I found this on Kevin Kelly’s Technium:
Parkinson’s Law of Triviality states that, “the time spent on any item of the agenda will be in inverse proportion to the sum involved.” In other words, if you try to build a simple thing such as a public bike shed, there will be endless town hall discussions wherein people argue over trivial details such as the color of the door. But if you want to build a nuclear power plant — a project so vast and complicated that most people can’t understand it — people will defer to expert opinion. — C. Northcote Parkinson, 1957, Parkinson’s Law.
I’m not saying public education is a nuclear power plant; it’s just that everyone seems to have an opinion.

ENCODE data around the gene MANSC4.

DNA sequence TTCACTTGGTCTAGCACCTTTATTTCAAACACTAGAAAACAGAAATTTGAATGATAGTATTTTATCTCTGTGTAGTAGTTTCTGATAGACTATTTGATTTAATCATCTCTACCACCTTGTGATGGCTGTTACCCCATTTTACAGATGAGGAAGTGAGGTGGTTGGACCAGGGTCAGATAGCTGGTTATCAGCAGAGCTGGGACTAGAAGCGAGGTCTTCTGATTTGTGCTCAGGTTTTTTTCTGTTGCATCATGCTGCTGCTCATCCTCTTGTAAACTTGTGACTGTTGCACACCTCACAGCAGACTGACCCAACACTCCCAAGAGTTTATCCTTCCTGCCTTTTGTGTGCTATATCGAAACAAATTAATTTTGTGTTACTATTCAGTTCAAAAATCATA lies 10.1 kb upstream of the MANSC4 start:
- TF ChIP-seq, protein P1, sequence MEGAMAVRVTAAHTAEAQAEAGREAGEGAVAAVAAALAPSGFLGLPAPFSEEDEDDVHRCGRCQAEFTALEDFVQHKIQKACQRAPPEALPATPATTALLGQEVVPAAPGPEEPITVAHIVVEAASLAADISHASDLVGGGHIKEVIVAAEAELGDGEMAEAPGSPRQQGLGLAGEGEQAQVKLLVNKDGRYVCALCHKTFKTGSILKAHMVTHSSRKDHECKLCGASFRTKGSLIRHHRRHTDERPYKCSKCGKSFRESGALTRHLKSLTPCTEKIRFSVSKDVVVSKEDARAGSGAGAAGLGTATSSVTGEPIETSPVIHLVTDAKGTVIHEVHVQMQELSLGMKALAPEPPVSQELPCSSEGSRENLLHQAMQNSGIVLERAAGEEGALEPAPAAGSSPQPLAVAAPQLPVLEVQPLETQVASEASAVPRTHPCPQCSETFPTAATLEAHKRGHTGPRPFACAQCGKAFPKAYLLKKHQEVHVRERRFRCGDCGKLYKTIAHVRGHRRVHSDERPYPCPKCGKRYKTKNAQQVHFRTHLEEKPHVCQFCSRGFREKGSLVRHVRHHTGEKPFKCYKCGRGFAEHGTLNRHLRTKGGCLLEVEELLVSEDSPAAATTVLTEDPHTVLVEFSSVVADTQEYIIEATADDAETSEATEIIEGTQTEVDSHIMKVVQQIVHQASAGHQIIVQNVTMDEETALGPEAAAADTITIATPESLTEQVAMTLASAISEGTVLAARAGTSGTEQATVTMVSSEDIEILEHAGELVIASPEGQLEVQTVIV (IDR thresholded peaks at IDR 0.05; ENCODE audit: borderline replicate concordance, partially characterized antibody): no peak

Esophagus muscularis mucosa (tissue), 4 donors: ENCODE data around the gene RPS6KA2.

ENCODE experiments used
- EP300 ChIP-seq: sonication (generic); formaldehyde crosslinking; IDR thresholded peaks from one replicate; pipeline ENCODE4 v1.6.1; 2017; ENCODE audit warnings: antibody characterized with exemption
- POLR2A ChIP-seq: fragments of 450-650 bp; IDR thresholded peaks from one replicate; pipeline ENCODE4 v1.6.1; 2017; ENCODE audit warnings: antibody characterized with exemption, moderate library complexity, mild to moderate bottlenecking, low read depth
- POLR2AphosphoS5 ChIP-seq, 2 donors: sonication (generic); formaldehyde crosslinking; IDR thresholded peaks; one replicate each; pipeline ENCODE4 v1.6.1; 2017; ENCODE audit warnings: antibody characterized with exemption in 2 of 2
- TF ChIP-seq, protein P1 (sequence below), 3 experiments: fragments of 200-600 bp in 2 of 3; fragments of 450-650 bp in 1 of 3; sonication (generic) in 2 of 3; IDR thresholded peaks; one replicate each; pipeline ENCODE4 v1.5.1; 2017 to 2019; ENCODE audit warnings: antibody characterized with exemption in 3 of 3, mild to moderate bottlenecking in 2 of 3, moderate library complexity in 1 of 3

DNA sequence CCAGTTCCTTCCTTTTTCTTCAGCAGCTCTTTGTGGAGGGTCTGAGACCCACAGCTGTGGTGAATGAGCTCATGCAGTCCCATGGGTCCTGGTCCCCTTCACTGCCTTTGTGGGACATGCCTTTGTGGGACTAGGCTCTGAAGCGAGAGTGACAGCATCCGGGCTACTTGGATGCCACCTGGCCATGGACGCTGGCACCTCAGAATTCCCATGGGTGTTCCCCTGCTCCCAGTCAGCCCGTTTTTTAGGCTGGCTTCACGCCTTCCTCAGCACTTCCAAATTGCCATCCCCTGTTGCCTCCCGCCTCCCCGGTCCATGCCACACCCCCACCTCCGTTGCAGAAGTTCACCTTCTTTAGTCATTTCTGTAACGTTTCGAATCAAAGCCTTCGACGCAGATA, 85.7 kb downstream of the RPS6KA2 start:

Why don’t High Schools have cafe’s as separate areas, with their own bathrooms (and so on)?
Then students wouldn’t have to leave for lunch period, and the rest of the building could be isolated from the commotion of hundreds of students being fed and socializing.
When my car recently broke, I took it to my local butcher. He offered several reasons it might not be running. And then he went back to work cutting steaks. He also has no background whatsoever as a mechanic.
My actions above make about as much sense as allowing career politicians to make decisions about education.
The layout of a room is the first clue that a student has about what the focus of a room is going to be. When they walk in for the first time, where the desks are pointed says a lot about what they’ll be doing in that class.
If your desk is at the front of the room, does that mean you’re the focus of that class?